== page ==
A number of studies have reported that approximately 40%–70% of lung cancers coexist with COPD.19,38,39 In the present study, high COPD prevalence was found in 2,283 patients with lung cancer (32.8%). Even though our data appear to reveal the lowest percentages published thus far,19–21,38,39 they also appear to be very accurate. Briefly, in a previous study COPD was diagnosed using different criteria, including self-report evaluation,20 which might have led to overdiagnosis. Moreover, certain studies were performed only on smokers.19,21,40 Our lung cancer cases were not specifically selected (such as targeting population at higher risk). During subgroup analysis, we found that the prevalence of COPD in lung cancer cases was 42.4% in smokers compared to 21.8% in nonsmokers (data not shown). This was consistent with previous results. In order to avoid the potential impact of resection on lung function,41 PFTs were performed after lung cancer diagnosis but before surgery. Young et al reported that there were no significant changes in lung function before and after lung cancer diagnosis.19 As such, the results from this study should be more comparable to the prevalence of COPD in the overall lung cancer population. Besides, the prevalence of COPD in matched hospital-based controls was 16%, somewhat higher but still in line with recently published studies on COPD prevalence.6
Previous prospective studies have provided evidence for increased risk of lung cancer in the presence of COPD. Wasswa-Kintu et al demonstrated that there was an inverse relationship between lung function and lung cancer incidence in smokers.17 Furthermore, a cohort of 2,507 COPD outpatients without lung cancer was followed for a 5-year period, during which time 215 patients had developed cancer (incidence density of 16.7 per 1,000 person-years).18 Moreover, Turner et al strengthened the evidence of increased risk of COPD for lung cancer in nonsmokers.42 In the present study, we found that the presence of COPD increased the risk of lung cancer by 2.88-fold, after adjusting for age, sex, BMI, and smoking status. COPD has been reported to increase the risk of lung cancer by two to sixfold in some small case–control studies.19,38 de Torres et al observed an inverse relationship between the incidence of lung cancer and the severity of COPD.18 On the contrary, we observed that the risk of lung cancer was significantly increased following increased GOLD grade. A potential explanation is that patients with more severe COPD died at an early point during the study, revealing a decrease in the number of severe COPD patients at risk as the prospective study progressed. Nevertheless, the “survival bias” can be effectively avoided in case–control study. Besides, in this study, the same relationships were also observed in nonsmokers and female subgroups, and were consistent with the results reported by two specific population studies.40,42 The results were not in line with another study conducted in southern China in that they reported no significant relationship between previous COPD (including COPD, emphysema and chronic bronchitis) and the risk of lung cancer in nonsmokers.43 This requires a larger multicenter study to verify.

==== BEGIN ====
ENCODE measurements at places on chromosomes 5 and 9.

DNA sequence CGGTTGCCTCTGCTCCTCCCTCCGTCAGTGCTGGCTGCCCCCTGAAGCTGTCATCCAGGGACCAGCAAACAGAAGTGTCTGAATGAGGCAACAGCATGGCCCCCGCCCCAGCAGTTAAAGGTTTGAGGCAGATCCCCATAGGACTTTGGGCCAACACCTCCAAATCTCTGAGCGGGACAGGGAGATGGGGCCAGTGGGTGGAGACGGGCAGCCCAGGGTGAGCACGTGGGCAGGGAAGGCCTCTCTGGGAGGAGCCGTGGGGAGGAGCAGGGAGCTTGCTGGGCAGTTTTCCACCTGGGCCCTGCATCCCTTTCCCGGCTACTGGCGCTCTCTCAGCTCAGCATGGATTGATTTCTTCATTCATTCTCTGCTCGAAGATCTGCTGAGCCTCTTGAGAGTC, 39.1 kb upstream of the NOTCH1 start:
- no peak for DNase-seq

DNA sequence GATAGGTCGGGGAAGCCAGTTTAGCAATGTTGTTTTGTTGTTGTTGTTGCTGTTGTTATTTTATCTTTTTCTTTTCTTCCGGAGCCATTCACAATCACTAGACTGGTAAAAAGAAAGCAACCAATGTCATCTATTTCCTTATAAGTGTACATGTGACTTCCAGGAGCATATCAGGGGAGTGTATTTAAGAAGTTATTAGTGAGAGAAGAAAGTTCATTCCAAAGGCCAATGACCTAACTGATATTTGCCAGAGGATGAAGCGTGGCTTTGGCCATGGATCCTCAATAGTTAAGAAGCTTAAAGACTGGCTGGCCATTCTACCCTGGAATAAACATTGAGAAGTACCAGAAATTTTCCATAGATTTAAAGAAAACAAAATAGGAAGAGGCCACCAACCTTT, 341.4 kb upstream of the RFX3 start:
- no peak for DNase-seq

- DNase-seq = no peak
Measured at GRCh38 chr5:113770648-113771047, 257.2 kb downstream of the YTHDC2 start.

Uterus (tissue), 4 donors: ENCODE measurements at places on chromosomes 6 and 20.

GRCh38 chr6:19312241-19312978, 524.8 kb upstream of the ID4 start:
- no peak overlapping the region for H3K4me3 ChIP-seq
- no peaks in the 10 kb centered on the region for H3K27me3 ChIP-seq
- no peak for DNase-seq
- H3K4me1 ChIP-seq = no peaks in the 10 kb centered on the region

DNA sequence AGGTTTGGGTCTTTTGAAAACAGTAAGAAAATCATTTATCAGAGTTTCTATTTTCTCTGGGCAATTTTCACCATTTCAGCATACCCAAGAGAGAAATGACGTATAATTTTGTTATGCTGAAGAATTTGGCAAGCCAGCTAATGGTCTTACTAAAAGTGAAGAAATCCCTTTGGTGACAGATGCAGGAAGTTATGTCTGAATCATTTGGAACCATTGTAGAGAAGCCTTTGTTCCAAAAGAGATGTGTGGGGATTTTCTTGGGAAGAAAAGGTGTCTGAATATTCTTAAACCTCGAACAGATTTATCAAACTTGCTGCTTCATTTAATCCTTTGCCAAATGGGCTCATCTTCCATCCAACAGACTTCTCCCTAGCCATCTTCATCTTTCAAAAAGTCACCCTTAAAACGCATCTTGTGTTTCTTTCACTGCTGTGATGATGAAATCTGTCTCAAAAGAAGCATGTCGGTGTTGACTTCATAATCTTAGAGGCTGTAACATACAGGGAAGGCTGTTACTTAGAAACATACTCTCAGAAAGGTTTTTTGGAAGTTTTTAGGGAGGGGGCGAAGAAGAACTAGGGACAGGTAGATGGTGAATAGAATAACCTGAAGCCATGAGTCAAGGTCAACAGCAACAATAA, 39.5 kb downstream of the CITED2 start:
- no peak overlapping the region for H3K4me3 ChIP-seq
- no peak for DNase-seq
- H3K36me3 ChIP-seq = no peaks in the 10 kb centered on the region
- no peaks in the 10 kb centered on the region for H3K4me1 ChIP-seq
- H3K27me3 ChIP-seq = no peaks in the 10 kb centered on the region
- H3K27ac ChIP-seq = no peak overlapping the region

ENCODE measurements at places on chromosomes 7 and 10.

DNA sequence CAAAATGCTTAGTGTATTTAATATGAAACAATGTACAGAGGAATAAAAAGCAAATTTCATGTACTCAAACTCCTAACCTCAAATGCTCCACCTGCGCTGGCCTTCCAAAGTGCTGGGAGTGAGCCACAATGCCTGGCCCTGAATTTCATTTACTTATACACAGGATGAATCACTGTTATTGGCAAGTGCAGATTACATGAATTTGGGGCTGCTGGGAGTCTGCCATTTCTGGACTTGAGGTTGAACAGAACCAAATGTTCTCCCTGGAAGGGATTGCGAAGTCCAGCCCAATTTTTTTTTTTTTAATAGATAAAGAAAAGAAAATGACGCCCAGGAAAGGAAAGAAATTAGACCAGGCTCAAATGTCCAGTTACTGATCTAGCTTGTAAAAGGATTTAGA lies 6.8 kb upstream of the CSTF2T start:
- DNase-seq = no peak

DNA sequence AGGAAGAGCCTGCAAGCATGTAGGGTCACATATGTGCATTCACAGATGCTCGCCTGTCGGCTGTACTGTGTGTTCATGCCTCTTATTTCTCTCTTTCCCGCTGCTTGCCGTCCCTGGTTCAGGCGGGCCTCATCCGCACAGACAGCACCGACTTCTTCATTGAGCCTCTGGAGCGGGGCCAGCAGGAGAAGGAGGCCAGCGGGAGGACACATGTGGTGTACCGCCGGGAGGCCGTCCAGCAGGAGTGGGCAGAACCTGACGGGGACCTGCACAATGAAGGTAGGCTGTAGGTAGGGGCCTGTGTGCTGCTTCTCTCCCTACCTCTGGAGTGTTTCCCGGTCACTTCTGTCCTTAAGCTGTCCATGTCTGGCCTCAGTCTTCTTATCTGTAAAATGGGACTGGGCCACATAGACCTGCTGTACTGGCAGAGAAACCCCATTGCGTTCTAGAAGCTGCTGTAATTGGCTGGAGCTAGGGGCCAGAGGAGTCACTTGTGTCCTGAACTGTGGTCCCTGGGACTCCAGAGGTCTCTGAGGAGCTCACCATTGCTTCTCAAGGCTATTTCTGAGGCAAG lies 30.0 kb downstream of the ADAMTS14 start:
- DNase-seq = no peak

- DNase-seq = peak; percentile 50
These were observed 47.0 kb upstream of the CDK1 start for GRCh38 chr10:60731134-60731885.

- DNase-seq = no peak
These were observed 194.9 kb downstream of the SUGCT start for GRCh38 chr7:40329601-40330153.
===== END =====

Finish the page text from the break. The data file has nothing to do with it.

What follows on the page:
Although the aforementioned studies have confirmed that the presence of COPD increases the risk of lung cancer, they were neither designed nor powered to detect differential links between COPD and risks of histological subtypes. The most important limitation in reported studies was the small number of recorded lung cancer, insufficient to provide enough histological subtypes. A prospective study has just found SCC was the most frequent histological subtype.18 In other studies, obtaining the histological types of lung cancer was very challenging.19,42,43 Herein, lung cancer was proven by biopsy or operative histology, avoiding possible bias resulting from inaccurate diagnosis. The cases included in the study were collected over more than a decade, and they included all common lung cancer subtypes. Some subtypes are very recent, and have rarely been mentioned in similar studies, such as LCNC and neuroendocrine carcinoma, which was an important update in the latest WHO classification of lung tumors.28 Consequently, the proportion of each subtype was very close to the epidemiological distribution of lung cancer subtypes.44 We revealed that the presence of COPD indicated an increased risk of two- to five-fold for all histological subtypes, except for carcinoid tumors. The risk odds for SCLC were highest, followed by LCNC, SCC, large cell-carcinoma, and adenocarcinoma. Furthermore, the association between the risk of neuroendocrine carcinoma and COPD was studied for the first time, and the presence of COPD was found to increase the risk of neuroendocrine lung carcinoma by 4.28-fold.
Only one previous study, conducted in Taiwan, has mentioned that male and female patients with COPD had increased risks for SCC, adenocarcinoma, and SCLC. Contrary to our results, the HRs of the three subtypes were lower and very similar.45 Moreover, Papi et al reported that among smokers with NSCLC, COPD was a risk factor for SCC,21 which was also observed in our study. Besides, our results showed that female sex was also a risk factor for lung cancer. This would be mostly due to the high prevalence of adenocarcinoma in this study. Subgroup analysis showed that female sex was an independent risk factor for adenocarcinoma, not other histological subtypes. We believe ours is the first well-designed case–control study to provide ORs for risk of all histological subtypes of lung cancer according to the presence or absence of COPD.